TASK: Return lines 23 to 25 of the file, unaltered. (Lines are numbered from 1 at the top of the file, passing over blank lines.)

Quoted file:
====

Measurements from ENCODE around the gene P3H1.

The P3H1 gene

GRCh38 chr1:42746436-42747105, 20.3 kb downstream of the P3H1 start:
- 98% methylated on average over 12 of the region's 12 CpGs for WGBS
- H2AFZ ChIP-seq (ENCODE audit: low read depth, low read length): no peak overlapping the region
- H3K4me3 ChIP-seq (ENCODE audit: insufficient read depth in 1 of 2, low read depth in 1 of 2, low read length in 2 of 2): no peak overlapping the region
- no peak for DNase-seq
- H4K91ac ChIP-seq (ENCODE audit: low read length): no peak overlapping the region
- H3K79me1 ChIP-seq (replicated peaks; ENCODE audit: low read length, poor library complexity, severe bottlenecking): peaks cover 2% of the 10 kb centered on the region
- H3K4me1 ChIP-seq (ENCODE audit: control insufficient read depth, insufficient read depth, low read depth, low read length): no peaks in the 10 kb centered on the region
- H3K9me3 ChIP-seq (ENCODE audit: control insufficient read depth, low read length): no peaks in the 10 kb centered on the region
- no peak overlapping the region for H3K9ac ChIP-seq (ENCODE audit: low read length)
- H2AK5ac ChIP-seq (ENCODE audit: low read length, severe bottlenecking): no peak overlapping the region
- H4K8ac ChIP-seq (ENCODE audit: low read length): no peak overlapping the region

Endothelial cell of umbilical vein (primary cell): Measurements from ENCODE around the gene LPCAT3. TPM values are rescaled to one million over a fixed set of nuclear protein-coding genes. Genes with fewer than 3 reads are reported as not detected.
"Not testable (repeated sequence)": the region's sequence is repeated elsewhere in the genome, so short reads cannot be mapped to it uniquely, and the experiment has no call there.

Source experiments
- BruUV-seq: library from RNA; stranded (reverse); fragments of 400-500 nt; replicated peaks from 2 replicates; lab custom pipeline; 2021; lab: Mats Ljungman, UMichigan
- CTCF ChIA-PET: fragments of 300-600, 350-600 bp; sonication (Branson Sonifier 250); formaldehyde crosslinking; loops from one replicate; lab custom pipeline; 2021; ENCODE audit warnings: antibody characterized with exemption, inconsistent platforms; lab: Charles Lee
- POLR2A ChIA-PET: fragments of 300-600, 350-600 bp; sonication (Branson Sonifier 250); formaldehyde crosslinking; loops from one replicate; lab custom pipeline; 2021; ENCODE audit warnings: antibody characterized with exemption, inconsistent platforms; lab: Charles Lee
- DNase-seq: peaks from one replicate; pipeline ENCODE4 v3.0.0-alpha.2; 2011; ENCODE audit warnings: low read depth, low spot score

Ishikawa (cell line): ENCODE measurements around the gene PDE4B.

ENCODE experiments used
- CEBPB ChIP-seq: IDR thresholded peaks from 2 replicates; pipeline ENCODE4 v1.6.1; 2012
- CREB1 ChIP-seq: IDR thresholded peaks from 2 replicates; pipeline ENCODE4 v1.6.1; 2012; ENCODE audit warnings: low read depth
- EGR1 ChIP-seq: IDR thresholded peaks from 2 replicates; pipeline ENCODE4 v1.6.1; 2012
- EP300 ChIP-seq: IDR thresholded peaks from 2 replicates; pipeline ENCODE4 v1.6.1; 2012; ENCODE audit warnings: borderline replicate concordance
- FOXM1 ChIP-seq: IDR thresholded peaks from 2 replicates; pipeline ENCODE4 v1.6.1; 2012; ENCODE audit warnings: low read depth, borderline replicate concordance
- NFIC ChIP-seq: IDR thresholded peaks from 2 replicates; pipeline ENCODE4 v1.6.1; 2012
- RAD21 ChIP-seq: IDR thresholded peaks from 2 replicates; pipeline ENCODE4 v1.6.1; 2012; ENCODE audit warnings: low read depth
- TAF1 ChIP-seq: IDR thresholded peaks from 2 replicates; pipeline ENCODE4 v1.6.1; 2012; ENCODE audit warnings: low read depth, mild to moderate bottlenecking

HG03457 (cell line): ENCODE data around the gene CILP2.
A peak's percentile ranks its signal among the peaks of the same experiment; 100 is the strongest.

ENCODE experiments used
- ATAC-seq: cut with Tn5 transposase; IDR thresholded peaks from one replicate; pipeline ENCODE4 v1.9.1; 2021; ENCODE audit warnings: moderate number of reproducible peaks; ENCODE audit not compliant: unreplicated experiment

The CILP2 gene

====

ENCODE experiments used
- CEBPB ChIP-seq: IDR thresholded peaks from 2 replicates; pipeline ENCODE4 v1.6.1; 2012
- CREB1 ChIP-seq: IDR thresholded peaks from 2 replicates; pipeline ENCODE4 v1.6.1; 2012; ENCODE audit warnings: low read depth